Okapi is collaborating with the Centre for Urbanization, Buildings and Environment (CUBE) at IIT Madras and Fields of View on a project that combines sound technical research and participatory simulation modelling to develop strategies for integrated governance around land-use, waste and water.
With an aim to foster more holistic and informed urban governance, this project, is an effort to develop an integrated platform for decision making and planning to bring all relevant stakeholders and interest groups together. The proposed model of integrated governance is envisaged at two levels:
The project demonstrates how a more coordinated and collaborative process of decision-making can be designed to deal better with intersecting challenges of urban development, water and waste management in Metropolitan Chennai. Lessons learnt through the process will offer a strategic blueprint for Chennai and other cities across India interested in fostering integrated governance for meeting sustainable development goals.
The project began in September, 2017 with a "kick-off" meeting organized by the Tamil Nadu State Land Use Research Board, a supporting agency, under the Chairmanship of the Principal Secretary/ Commissioner, Revenue Administration and Disaster Management and Mitigation Department.
The project was conceived to understand institutional dynamics amongst key actors and processes shaping the urban ecosystem in Chennai with a focus on land, water, and waste. Okapi completed three policy-oriented research reports at an interim- stage of the project:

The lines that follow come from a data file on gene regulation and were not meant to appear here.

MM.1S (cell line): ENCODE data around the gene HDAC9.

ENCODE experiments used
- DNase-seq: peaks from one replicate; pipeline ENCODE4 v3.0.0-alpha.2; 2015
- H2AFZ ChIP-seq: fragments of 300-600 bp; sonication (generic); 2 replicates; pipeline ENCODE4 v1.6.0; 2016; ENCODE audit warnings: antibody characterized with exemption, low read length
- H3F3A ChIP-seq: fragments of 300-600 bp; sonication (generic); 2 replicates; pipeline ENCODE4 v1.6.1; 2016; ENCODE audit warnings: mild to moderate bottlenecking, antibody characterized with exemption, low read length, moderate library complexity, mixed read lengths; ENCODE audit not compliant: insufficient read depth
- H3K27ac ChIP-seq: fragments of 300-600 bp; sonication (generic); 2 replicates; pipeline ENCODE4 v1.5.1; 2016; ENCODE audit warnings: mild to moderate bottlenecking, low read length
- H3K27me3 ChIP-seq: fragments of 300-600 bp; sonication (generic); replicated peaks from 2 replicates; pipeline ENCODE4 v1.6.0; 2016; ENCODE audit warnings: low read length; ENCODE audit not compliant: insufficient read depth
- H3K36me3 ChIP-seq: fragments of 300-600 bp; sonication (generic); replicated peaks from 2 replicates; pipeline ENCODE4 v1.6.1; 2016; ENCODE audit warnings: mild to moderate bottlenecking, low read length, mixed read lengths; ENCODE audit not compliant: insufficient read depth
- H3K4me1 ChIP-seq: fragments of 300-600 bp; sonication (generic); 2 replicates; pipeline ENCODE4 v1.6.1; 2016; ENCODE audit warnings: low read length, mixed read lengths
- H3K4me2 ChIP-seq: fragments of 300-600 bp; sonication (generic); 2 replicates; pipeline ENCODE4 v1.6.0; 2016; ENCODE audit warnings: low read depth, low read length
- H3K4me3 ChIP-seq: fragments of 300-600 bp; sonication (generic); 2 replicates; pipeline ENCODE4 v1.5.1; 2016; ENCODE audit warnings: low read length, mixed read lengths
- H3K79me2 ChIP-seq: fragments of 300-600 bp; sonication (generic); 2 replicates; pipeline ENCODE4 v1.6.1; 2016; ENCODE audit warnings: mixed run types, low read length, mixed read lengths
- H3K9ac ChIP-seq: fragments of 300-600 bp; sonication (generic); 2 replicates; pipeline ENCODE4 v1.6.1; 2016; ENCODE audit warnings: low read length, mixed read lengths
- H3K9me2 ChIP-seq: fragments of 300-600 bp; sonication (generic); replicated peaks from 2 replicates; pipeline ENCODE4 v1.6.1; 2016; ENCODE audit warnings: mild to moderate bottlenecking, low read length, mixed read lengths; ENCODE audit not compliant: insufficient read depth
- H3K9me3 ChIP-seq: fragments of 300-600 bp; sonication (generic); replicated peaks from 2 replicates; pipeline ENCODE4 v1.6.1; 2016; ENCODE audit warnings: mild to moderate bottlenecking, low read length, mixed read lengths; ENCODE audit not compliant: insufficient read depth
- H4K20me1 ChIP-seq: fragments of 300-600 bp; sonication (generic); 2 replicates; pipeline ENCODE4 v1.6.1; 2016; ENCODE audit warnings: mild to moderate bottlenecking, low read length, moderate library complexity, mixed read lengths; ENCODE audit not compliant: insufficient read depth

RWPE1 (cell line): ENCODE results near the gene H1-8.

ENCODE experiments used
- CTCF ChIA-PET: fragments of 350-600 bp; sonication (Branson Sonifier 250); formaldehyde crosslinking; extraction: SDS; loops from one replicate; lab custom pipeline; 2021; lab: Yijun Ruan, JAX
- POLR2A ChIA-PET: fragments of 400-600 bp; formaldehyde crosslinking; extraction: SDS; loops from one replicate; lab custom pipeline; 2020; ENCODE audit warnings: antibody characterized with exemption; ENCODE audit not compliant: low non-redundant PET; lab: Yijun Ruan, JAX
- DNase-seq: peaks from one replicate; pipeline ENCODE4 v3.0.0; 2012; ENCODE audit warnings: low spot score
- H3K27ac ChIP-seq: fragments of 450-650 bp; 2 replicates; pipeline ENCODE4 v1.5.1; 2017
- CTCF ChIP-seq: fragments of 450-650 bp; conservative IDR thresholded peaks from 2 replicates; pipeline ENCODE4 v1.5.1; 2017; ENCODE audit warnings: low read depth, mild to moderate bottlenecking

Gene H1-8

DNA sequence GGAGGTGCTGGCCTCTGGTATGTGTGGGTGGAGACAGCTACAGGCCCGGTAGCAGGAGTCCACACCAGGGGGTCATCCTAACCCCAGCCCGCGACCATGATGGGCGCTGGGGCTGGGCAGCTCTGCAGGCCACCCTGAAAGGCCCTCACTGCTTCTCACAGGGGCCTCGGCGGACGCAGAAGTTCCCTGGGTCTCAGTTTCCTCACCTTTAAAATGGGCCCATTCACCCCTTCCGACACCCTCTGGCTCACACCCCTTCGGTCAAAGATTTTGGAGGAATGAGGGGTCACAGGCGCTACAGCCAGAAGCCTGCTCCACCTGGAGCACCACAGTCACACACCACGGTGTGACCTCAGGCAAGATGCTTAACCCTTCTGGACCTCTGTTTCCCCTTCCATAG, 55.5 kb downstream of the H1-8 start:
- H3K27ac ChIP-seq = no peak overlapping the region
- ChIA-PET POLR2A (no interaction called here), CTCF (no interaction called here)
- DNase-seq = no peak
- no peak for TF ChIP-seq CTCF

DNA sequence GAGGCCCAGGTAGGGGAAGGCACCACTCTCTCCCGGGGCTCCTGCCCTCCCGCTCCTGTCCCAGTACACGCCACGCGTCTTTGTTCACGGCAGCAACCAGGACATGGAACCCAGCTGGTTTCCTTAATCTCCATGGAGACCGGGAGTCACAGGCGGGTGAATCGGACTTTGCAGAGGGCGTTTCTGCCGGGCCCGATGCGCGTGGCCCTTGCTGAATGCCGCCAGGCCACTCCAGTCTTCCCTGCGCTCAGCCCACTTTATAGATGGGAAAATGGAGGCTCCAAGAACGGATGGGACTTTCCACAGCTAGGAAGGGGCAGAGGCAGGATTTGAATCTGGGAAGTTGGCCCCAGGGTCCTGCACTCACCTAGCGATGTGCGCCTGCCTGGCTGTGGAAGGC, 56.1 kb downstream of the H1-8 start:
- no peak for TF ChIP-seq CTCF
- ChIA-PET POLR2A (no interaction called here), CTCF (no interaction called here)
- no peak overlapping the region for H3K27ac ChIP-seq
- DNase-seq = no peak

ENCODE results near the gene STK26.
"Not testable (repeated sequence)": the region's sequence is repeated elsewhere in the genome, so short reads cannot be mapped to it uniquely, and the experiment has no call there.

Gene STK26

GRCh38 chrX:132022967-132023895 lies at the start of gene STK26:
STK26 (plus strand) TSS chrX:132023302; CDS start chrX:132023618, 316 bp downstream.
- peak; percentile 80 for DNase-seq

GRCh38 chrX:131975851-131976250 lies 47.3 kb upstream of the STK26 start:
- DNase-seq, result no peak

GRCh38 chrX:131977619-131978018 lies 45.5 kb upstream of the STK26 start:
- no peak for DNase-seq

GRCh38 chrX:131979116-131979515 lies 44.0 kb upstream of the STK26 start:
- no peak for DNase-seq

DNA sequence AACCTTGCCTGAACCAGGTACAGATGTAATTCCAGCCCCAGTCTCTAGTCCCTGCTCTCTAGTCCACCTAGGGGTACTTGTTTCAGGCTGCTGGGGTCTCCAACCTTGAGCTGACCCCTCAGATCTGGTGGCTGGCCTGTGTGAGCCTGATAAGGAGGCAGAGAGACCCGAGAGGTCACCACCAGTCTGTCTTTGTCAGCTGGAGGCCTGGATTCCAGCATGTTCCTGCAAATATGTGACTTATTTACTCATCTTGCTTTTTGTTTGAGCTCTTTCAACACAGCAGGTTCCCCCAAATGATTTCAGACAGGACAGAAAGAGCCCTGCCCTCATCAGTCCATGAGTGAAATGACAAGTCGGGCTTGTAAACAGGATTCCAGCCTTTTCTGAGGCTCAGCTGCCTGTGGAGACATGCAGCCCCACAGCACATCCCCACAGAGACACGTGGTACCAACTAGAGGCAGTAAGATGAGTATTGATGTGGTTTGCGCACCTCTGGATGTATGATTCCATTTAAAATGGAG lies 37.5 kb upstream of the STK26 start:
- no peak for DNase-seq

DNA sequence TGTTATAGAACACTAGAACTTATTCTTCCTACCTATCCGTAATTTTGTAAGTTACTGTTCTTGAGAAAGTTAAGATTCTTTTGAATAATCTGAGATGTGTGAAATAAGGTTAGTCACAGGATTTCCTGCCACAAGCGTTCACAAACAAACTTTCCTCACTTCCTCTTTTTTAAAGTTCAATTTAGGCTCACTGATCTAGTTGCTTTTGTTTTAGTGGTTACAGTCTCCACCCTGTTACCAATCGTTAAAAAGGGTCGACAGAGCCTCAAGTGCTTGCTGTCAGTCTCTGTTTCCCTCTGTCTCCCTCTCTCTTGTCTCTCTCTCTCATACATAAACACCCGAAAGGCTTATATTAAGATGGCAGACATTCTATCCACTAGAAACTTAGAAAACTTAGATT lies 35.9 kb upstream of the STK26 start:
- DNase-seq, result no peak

These reports present comprehensive primary and secondary research, including discussions and interviews with several key stakeholders, especially from the government.
In addition to these series of policy-oriented reports, a ‘Final Strategy Report and an Agent-Based Modelling (AMB) tool is being developed, to assist policymakers and key stakeholders to make informed decisions around the land-waste-water nexus. Using the policy reports as a base, the strategy report delves deeper into the three themes of land-use, water and waste, and associated challenges. Following this discussion, the report analyses four possible scenarios for the CMA using the ABM tool to identify the temporal effects on land-use, water and waste.
These simulations will be able to show how the motivations, constraints, and actions of a specific government department aggregate up into city-level outcomes. It will allow users to understand the connection between the city’s social micro-foundations (behaviour of particular stakeholders, or “agents,”) and macro-level outcomes such as changes in land use, waste and water demand patterns. Further, the ABMs will illustrate how stakeholder decisions and interventions affect scenarios for critical risks in metropolitan development.
The report concludes by laying out specific recommendations for more sustainable management of land, water, waste and the emerging tensions from their interaction. The recommendations range from addressing structural issues in governance and planning to more shorter-term interventions.